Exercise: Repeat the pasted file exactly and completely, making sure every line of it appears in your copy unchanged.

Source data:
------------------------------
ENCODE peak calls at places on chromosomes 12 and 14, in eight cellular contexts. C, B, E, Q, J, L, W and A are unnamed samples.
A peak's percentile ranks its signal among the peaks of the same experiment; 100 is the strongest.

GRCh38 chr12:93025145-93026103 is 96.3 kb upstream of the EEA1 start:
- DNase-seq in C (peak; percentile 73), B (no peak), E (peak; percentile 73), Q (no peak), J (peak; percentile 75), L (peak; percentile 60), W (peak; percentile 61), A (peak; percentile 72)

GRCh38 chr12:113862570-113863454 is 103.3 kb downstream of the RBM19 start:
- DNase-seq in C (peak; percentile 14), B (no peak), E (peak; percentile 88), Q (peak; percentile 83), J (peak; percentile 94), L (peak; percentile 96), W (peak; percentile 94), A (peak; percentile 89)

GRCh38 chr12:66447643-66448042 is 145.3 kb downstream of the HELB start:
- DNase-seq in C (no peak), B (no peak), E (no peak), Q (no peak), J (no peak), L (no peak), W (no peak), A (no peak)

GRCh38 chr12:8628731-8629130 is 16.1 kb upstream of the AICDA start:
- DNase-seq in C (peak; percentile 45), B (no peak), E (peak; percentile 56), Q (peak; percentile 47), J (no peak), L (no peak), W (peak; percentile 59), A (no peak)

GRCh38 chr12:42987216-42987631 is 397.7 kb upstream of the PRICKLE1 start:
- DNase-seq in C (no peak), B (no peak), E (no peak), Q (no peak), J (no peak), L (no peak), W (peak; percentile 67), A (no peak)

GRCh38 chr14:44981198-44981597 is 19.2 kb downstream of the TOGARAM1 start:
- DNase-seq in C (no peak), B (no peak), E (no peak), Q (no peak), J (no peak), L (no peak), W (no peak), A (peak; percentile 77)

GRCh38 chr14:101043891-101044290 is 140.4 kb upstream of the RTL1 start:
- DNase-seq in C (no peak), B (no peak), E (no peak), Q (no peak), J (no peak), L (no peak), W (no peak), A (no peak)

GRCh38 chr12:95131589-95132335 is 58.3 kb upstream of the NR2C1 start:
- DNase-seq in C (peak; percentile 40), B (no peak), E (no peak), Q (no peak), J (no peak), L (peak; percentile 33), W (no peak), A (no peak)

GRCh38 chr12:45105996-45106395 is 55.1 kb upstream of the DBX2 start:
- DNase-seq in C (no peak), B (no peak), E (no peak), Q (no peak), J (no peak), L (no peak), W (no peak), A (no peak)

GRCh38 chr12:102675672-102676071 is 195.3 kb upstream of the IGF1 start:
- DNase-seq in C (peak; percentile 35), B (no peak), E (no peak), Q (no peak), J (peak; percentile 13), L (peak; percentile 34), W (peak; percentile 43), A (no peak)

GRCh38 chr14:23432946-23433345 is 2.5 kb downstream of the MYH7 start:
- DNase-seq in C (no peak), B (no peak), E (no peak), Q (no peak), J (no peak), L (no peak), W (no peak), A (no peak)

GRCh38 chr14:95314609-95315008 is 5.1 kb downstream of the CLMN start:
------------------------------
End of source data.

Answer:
ENCODE peak calls at places on chromosomes 12 and 14, in eight cellular contexts. C, B, E, Q, J, L, W and A are unnamed samples.
A peak's percentile ranks its signal among the peaks of the same experiment; 100 is the strongest.

GRCh38 chr12:93025145-93026103 is 96.3 kb upstream of the EEA1 start:
- DNase-seq in C (peak; percentile 73), B (no peak), E (peak; percentile 73), Q (no peak), J (peak; percentile 75), L (peak; percentile 60), W (peak; percentile 61), A (peak; percentile 72)

GRCh38 chr12:113862570-113863454 is 103.3 kb downstream of the RBM19 start:
- DNase-seq in C (peak; percentile 14), B (no peak), E (peak; percentile 88), Q (peak; percentile 83), J (peak; percentile 94), L (peak; percentile 96), W (peak; percentile 94), A (peak; percentile 89)

GRCh38 chr12:66447643-66448042 is 145.3 kb downstream of the HELB start:
- DNase-seq in C (no peak), B (no peak), E (no peak), Q (no peak), J (no peak), L (no peak), W (no peak), A (no peak)

GRCh38 chr12:8628731-8629130 is 16.1 kb upstream of the AICDA start:
- DNase-seq in C (peak; percentile 45), B (no peak), E (peak; percentile 56), Q (peak; percentile 47), J (no peak), L (no peak), W (peak; percentile 59), A (no peak)

GRCh38 chr12:42987216-42987631 is 397.7 kb upstream of the PRICKLE1 start:
- DNase-seq in C (no peak), B (no peak), E (no peak), Q (no peak), J (no peak), L (no peak), W (peak; percentile 67), A (no peak)

GRCh38 chr14:44981198-44981597 is 19.2 kb downstream of the TOGARAM1 start:
- DNase-seq in C (no peak), B (no peak), E (no peak), Q (no peak), J (no peak), L (no peak), W (no peak), A (peak; percentile 77)

GRCh38 chr14:101043891-101044290 is 140.4 kb upstream of the RTL1 start:
- DNase-seq in C (no peak), B (no peak), E (no peak), Q (no peak), J (no peak), L (no peak), W (no peak), A (no peak)

GRCh38 chr12:95131589-95132335 is 58.3 kb upstream of the NR2C1 start:
- DNase-seq in C (peak; percentile 40), B (no peak), E (no peak), Q (no peak), J (no peak), L (peak; percentile 33), W (no peak), A (no peak)

GRCh38 chr12:45105996-45106395 is 55.1 kb upstream of the DBX2 start:
- DNase-seq in C (no peak), B (no peak), E (no peak), Q (no peak), J (no peak), L (no peak), W (no peak), A (no peak)

GRCh38 chr12:102675672-102676071 is 195.3 kb upstream of the IGF1 start:
- DNase-seq in C (peak; percentile 35), B (no peak), E (no peak), Q (no peak), J (peak; percentile 13), L (peak; percentile 34), W (peak; percentile 43), A (no peak)

GRCh38 chr14:23432946-23433345 is 2.5 kb downstream of the MYH7 start:
- DNase-seq in C (no peak), B (no peak), E (no peak), Q (no peak), J (no peak), L (no peak), W (no peak), A (no peak)

GRCh38 chr14:95314609-95315008 is 5.1 kb downstream of the CLMN start: